Organohalide respiration was first discovered in the deltaproteobacterium Desulfomonile tiedjei, which used 3-chlorobenzoate as the respiratory electron acceptor. Since this breakthrough discovery, the organohalide-respiring phenotype was demonstrated in 6 out of the 21 currently published families of the class Deltaproteobacteria. A survey of 208 available deltaproteobacterial genome sequences identified putative reductive dehalogenase genes in about 10 % of the genomes, suggesting that the ability to perform reductive dechlorination is not rare among the Deltaproteobacteria. For example, free-living Geobacter lovleyi strains dechlorinate the priority pollutants tetrachloroethene and trichloroethene in freshwater aquifers whereas the sponge-associated species Desulfoluna spongiiphila uses bromo- and iodophenols as electron acceptors in marine environments. Organohalide-respiring Deltaproteobacteria inhabit diverse habitats where they fulfill key functions in the global cycling of halogens, and have relevant roles in bioremediation applications.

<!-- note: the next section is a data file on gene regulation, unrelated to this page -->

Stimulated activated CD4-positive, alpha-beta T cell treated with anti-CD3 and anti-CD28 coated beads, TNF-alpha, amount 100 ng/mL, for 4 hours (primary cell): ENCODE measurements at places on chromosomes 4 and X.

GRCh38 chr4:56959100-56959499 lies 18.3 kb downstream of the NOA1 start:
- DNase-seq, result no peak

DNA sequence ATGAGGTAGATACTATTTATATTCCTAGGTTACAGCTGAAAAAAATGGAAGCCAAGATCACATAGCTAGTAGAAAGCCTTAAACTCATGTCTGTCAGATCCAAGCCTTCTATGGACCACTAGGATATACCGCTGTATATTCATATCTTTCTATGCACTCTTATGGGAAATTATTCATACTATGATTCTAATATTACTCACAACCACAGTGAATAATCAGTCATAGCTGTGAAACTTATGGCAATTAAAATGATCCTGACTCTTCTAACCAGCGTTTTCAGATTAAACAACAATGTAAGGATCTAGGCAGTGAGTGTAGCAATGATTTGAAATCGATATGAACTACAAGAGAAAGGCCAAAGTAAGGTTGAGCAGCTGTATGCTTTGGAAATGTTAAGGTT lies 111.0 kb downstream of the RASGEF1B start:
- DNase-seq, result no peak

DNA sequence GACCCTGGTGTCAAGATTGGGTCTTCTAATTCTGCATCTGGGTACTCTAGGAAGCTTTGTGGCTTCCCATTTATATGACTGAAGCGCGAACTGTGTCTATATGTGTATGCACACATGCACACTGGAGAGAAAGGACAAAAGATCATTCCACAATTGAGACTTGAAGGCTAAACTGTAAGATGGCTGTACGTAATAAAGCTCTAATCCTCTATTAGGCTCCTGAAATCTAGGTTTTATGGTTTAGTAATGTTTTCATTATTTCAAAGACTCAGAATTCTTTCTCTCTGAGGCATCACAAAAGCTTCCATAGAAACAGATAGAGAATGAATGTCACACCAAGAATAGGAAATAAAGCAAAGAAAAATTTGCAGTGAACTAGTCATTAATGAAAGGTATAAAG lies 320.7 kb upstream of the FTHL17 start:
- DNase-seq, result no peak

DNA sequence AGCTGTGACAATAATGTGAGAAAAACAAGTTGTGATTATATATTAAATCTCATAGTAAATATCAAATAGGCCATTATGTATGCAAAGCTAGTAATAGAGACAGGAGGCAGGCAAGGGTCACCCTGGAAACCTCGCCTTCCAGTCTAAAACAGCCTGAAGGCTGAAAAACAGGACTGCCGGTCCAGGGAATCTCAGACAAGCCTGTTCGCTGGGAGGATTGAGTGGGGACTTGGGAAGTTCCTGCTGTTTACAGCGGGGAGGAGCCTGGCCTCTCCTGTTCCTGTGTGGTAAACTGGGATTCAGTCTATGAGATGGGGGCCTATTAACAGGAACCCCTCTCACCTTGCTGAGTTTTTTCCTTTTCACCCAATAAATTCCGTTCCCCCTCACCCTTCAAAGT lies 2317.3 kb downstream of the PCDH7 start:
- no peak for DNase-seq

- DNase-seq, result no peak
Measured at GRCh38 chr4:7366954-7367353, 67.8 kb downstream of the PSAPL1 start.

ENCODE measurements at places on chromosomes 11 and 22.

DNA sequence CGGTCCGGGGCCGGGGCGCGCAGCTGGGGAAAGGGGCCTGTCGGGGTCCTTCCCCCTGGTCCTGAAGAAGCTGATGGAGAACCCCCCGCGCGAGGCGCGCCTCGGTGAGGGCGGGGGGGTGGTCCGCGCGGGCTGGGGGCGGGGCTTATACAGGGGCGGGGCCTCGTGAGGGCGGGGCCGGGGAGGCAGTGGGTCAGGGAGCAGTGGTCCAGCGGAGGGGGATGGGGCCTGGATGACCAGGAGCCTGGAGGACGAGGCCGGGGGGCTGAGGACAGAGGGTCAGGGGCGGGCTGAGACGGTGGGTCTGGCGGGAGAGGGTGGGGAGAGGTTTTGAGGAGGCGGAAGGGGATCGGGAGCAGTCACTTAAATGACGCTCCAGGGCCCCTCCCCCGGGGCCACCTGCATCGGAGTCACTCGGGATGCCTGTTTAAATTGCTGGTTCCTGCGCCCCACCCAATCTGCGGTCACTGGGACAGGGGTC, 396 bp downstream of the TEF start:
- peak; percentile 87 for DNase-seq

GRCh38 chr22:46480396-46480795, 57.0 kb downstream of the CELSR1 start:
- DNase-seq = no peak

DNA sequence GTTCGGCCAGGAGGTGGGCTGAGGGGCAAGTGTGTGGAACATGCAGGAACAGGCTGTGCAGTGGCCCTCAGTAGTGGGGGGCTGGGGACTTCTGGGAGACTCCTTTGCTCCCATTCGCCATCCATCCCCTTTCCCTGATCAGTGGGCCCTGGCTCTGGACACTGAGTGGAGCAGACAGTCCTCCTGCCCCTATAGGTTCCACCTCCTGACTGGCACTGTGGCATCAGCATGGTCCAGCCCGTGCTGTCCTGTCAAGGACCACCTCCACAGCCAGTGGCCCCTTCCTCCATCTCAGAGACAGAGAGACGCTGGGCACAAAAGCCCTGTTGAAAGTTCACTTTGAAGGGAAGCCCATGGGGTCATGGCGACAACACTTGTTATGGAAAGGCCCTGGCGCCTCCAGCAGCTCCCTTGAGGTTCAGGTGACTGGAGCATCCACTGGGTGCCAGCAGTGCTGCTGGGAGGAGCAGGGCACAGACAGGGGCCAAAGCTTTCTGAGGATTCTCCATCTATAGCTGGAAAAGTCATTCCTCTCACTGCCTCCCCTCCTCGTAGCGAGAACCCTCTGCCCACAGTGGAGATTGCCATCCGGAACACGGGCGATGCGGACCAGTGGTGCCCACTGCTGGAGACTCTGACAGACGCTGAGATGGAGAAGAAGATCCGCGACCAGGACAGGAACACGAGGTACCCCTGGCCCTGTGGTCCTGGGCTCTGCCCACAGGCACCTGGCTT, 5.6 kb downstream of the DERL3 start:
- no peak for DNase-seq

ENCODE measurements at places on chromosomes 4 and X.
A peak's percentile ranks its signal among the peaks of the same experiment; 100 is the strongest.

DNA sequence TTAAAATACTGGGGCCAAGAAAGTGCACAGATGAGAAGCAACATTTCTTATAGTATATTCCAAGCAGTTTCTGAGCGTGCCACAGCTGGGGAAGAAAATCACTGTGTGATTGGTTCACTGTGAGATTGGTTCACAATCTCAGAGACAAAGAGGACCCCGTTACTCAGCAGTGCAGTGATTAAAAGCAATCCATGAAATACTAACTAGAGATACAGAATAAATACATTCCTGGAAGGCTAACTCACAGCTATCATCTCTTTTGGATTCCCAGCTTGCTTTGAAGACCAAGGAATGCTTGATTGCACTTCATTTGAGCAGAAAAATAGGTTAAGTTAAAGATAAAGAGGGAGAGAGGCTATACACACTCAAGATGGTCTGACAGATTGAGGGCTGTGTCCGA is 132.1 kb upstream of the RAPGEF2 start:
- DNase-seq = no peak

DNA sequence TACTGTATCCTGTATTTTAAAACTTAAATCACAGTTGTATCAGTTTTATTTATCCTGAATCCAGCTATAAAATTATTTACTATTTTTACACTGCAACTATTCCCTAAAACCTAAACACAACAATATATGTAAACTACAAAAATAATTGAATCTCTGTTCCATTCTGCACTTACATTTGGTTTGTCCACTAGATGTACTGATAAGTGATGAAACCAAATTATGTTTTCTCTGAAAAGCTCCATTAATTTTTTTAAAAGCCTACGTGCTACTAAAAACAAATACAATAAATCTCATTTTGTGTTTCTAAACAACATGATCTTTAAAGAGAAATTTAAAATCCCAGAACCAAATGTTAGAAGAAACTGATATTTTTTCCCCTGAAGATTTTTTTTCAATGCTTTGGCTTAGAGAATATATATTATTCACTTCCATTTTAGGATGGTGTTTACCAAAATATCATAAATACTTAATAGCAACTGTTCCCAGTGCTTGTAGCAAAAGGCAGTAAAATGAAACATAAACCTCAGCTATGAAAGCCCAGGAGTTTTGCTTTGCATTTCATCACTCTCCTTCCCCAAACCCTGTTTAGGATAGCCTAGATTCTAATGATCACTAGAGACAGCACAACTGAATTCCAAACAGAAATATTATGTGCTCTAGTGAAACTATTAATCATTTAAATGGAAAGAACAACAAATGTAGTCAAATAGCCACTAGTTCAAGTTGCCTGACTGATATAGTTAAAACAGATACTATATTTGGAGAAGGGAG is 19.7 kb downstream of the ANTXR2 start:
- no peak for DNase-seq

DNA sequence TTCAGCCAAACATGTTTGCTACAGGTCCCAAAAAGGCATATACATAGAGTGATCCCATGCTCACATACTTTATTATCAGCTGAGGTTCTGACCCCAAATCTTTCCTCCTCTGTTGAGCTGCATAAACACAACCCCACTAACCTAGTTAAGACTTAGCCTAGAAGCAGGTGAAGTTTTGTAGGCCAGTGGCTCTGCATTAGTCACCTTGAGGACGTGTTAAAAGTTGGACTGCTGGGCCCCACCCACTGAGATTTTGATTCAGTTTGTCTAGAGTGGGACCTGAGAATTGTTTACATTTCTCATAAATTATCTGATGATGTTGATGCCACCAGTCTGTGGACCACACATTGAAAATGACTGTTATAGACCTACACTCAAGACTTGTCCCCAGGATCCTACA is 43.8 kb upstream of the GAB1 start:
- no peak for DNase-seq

ASJC Scopus subject areas
- Immunology and Microbiology(all)
- Biochemistry, Genetics and Molecular Biology(all)
- Environmental Science(all)